The Mountain West is one of the fastest-growing regions in the country with a lot of that growth thanks to the tech industry. But Wyoming is bucking the trend, in part because young, hip techies don’t want to move to the cowboy state. It has an image problem--specifically, a gay image problem. But some locals are trying to change that.
On the fourth floor of a historic building in downtown Cheyenne, black and white photographs of old Wyoming were hung on the walls, but maybe not the ones you might expect.
“This is a lesbian wedding from the 1930s,” said Sara Burlingame.
She’s the executive director of the LGBTQ advocacy group Wyoming Equality. The photos are hanging up in her corner office. Burlingame said the photos are meant to serve as a reminder. Burlingame said, “We’ve always been here.”
We meaning queer people and here meaning Wyoming. Burlingame moved to the state 20 years ago this fall, about a month before Matthew Shepard’s body was found. He was a gay student at the University of Wyoming. In 1998, he was beaten and tortured outside of Laramie. He died a few days later from severe head injuries and the brutality of his death shocked the nation.
“Folks think about Wyoming and they think about Matthew Shepard’s murder,” said Burlingame. “And that is just a reality.”
But she wants to put Wyoming on the map for something else. She’d like to see it join a growing number of states that have across-the-board protections for LGBTQ people.
“When you subvert someone’s expectations, people pay attention,” Burlingame said.
And Wyoming needs a selling point right now. The state lost 25,000 jobs after its most recent energy bust. Erik Trowbridge said he sees the tech industry as a possible white knight.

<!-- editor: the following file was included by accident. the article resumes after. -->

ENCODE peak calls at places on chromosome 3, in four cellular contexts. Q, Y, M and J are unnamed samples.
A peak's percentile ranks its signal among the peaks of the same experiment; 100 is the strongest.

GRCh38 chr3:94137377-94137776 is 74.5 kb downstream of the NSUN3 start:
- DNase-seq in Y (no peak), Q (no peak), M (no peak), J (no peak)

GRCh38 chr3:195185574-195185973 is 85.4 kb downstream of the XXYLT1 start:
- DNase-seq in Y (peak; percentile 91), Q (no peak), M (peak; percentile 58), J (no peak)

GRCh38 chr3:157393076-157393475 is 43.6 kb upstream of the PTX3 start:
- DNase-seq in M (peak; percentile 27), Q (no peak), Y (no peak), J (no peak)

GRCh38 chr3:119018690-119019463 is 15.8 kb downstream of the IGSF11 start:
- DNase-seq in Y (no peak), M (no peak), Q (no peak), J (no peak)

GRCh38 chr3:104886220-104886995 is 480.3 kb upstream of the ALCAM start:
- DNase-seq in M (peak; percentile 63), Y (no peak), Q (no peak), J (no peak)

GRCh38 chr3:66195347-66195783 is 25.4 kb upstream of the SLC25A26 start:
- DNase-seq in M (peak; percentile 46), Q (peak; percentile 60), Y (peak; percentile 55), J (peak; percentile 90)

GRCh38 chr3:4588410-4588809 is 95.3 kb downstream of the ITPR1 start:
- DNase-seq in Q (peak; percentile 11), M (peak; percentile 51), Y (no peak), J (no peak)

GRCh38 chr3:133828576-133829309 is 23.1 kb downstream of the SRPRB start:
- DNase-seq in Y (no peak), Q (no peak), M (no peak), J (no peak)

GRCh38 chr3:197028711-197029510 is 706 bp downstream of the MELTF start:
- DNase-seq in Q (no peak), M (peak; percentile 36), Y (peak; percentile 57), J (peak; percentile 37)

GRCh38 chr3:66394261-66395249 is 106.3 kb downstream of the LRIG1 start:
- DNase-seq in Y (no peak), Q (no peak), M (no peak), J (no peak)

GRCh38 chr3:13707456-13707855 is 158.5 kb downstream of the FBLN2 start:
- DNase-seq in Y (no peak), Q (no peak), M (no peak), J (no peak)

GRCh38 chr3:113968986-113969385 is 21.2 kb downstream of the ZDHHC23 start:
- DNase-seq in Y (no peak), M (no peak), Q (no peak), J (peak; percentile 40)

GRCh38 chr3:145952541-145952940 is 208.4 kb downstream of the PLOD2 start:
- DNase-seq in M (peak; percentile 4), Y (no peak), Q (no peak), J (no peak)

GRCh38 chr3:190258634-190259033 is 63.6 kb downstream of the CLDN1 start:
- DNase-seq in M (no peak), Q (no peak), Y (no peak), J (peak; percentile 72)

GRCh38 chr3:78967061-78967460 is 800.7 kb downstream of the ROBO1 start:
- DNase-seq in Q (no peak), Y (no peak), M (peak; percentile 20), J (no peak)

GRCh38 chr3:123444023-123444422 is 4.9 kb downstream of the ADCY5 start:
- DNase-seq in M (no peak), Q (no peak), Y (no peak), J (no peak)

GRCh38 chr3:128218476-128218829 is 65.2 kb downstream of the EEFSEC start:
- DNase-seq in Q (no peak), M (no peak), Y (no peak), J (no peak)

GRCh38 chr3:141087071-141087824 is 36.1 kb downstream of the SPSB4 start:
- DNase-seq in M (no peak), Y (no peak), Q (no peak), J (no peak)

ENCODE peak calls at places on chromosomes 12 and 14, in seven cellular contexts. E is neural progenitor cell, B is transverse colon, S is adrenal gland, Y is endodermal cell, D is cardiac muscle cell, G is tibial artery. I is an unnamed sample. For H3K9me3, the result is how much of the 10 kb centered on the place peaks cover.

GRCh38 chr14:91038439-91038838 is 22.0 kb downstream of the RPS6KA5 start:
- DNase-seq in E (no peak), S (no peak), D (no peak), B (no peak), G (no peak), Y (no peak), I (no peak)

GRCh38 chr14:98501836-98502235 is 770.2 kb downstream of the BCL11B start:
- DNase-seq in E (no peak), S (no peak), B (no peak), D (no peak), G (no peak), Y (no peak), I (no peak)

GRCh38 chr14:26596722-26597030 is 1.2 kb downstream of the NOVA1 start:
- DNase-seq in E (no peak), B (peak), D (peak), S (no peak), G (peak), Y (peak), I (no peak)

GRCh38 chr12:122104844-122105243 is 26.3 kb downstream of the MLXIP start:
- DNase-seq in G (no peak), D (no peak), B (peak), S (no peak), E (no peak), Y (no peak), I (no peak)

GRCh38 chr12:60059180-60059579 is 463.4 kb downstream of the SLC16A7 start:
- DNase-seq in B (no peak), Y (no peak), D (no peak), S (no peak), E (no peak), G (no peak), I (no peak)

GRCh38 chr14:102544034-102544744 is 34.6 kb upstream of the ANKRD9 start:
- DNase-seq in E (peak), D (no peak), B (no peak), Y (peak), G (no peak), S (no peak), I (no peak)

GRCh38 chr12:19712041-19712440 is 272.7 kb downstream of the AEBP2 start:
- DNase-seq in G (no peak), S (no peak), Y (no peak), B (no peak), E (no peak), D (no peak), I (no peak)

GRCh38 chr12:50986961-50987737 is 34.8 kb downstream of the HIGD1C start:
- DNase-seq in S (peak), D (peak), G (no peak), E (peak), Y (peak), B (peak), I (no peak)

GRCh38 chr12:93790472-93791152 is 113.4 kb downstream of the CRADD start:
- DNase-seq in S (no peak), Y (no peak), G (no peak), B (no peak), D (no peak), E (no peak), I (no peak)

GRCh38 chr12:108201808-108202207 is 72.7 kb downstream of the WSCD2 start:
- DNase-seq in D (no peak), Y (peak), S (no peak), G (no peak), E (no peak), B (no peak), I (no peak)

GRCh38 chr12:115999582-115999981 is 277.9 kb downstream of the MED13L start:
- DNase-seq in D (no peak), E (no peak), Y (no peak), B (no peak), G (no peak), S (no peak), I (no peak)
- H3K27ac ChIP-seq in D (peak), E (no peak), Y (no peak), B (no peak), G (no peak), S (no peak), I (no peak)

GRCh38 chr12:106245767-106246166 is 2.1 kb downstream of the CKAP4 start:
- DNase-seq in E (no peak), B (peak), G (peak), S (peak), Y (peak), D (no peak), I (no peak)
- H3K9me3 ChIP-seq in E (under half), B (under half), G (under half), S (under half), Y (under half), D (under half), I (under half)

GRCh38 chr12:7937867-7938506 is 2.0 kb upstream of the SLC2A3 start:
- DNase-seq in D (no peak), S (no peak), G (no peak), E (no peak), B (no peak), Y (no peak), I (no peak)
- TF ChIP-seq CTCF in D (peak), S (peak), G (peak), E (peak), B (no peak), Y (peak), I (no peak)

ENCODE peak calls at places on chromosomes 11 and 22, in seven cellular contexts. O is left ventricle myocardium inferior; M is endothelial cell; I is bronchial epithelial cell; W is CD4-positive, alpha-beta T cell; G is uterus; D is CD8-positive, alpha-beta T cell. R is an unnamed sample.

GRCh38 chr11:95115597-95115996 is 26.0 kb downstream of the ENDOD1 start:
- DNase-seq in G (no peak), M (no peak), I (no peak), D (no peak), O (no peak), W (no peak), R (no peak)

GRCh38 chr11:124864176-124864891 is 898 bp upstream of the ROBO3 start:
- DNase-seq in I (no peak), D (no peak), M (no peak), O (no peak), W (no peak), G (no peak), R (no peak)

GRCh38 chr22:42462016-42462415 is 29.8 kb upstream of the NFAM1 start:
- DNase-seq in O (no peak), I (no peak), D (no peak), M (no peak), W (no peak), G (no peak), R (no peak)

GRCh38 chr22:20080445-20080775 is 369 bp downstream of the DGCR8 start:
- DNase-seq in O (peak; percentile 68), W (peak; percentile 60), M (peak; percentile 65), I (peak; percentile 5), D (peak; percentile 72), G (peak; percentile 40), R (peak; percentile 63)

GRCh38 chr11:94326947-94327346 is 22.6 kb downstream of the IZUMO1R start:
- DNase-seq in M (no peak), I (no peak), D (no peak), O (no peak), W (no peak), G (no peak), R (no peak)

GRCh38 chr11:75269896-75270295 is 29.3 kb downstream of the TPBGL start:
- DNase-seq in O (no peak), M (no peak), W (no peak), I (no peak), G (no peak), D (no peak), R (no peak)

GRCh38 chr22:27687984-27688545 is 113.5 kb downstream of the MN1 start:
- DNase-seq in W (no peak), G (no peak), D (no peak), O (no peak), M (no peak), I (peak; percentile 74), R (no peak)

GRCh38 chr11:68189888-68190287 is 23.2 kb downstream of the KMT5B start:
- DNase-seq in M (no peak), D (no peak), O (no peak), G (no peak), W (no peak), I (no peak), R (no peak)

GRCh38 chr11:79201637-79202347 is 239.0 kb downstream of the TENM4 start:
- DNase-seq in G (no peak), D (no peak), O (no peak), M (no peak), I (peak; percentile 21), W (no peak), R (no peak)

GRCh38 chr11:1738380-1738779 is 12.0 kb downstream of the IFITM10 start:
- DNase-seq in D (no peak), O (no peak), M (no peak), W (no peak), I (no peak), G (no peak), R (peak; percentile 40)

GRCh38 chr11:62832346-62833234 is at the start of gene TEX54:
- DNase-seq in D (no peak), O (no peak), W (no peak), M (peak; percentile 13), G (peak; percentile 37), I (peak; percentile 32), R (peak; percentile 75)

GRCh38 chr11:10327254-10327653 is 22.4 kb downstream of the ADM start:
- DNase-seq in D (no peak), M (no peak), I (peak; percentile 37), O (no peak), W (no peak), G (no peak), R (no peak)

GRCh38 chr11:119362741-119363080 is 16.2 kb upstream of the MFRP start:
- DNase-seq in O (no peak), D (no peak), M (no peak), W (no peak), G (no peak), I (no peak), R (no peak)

“The beautiful thing about the tech industry is it’s not going away,” he said.
Trowbridge is a Cheyenne local and the founder of the Array School of Technology and Design. He said there’s a reason cities are doing whatever they can to attract companies like Amazon and Google.
“What industry has not yet been touched by technology? So if you’re able to create a technology hub, you’re literally putting this beating heart of people spewing ideas into every single industry--agriculture, military, retail,” said Trowbridge.
But in order for that to happen, Trowbridge agreed with Sarah Burlingame. Wyoming needs to work on its reputation.
Trowbridge said, “People know Wyoming for killing gays.”
He came face to face with that reality when he established his school in 2014. He was trying to hire instructors and his top candidate was someone he had worked with during his time at Apple.
“I remember calling him up and the first question out of his mouth was, ‘What’s the LGBTQ community like in Wyoming?’” he said.
The candidate wasn’t impressed with his answer. And that’s when Trowbridge knew he had a problem. He turned to Google to find a local LGBTQ advocacy group. That search led him to Wyoming Equality and Sara Burlingame. Now, the two of them are working together. Burlingame said it’s a unique partnership because their goal is to convince lawmakers that a statewide non-discrimination law makes economic sense.
“I mean, I think folks need to connect with economic reality that if we don’t pass non-discrimination, we’re leaving money on the table,” said Burlingame.
Burlingame explained that statewide protections would both reaffirm and welcome queer people and make Wyoming stand out to the tech industry. In other words--if you pass it, jobs will come. But Bunky Loucks doesn’t see it that way. He’s a Republican State Representative.
“I don’t want to give ammunition for people to sue people over things that might be perceived, might be real or not,” he said.
Many of his colleagues in the legislature agree with him. They see a non-discrimination law as just another regulation for small business owners. Loucks said Wyoming already comes across as friendly to businesses anyway, thanks to its low cost of living and taxation.
He also said Wyoming is friendly to queer people.
“I’ve heard from some of the LGBT themselves, they say that it’s not,” said Loucks. “I just don’t buy into that.”
He might not but Wyoming Governor Matt Mead’s economic diversity initiative does. The group identified a non-discrimination law as a key recommendation if the state wants to appear open for business.
This story was produced by the Mountain West News Bureau, a collaboration between Wyoming Public Media, Boise State Public Radio in Idaho, Yellowstone Public Radio in Montana, KUER in Salt Lake City and KRCC and KUNC in Colorado.